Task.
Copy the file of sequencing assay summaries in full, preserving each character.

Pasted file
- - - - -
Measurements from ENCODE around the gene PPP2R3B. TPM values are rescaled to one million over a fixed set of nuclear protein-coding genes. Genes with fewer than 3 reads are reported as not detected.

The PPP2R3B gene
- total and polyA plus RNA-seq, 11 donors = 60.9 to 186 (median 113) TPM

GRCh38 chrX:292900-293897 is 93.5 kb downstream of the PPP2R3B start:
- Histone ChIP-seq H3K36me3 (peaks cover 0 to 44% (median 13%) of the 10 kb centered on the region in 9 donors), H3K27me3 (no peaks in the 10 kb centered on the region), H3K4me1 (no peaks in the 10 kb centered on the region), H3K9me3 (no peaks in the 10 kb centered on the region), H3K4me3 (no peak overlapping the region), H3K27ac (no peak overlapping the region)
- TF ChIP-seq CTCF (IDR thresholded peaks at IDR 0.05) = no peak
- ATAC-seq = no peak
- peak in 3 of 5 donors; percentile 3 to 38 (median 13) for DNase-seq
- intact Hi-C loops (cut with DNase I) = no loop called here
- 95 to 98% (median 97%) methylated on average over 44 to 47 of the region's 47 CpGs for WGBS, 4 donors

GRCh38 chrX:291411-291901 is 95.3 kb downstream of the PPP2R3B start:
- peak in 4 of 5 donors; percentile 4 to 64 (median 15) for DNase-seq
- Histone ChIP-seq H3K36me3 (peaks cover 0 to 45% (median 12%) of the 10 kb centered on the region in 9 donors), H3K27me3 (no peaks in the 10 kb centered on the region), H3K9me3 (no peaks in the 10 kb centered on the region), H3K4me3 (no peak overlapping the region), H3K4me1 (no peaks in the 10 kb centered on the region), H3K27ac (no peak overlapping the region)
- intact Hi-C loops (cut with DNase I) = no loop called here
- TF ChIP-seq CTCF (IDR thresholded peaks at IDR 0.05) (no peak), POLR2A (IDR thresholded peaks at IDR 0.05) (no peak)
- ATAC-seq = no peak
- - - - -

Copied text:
Measurements from ENCODE around the gene PPP2R3B. TPM values are rescaled to one million over a fixed set of nuclear protein-coding genes. Genes with fewer than 3 reads are reported as not detected.

The PPP2R3B gene
- total and polyA plus RNA-seq, 11 donors = 60.9 to 186 (median 113) TPM

GRCh38 chrX:292900-293897 is 93.5 kb downstream of the PPP2R3B start:
- Histone ChIP-seq H3K36me3 (peaks cover 0 to 44% (median 13%) of the 10 kb centered on the region in 9 donors), H3K27me3 (no peaks in the 10 kb centered on the region), H3K4me1 (no peaks in the 10 kb centered on the region), H3K9me3 (no peaks in the 10 kb centered on the region), H3K4me3 (no peak overlapping the region), H3K27ac (no peak overlapping the region)
- TF ChIP-seq CTCF (IDR thresholded peaks at IDR 0.05) = no peak
- ATAC-seq = no peak
- peak in 3 of 5 donors; percentile 3 to 38 (median 13) for DNase-seq
- intact Hi-C loops (cut with DNase I) = no loop called here
- 95 to 98% (median 97%) methylated on average over 44 to 47 of the region's 47 CpGs for WGBS, 4 donors

GRCh38 chrX:291411-291901 is 95.3 kb downstream of the PPP2R3B start:
- peak in 4 of 5 donors; percentile 4 to 64 (median 15) for DNase-seq
- Histone ChIP-seq H3K36me3 (peaks cover 0 to 45% (median 12%) of the 10 kb centered on the region in 9 donors), H3K27me3 (no peaks in the 10 kb centered on the region), H3K9me3 (no peaks in the 10 kb centered on the region), H3K4me3 (no peak overlapping the region), H3K4me1 (no peaks in the 10 kb centered on the region), H3K27ac (no peak overlapping the region)
- intact Hi-C loops (cut with DNase I) = no loop called here
- TF ChIP-seq CTCF (IDR thresholded peaks at IDR 0.05) (no peak), POLR2A (IDR thresholded peaks at IDR 0.05) (no peak)
- ATAC-seq = no peak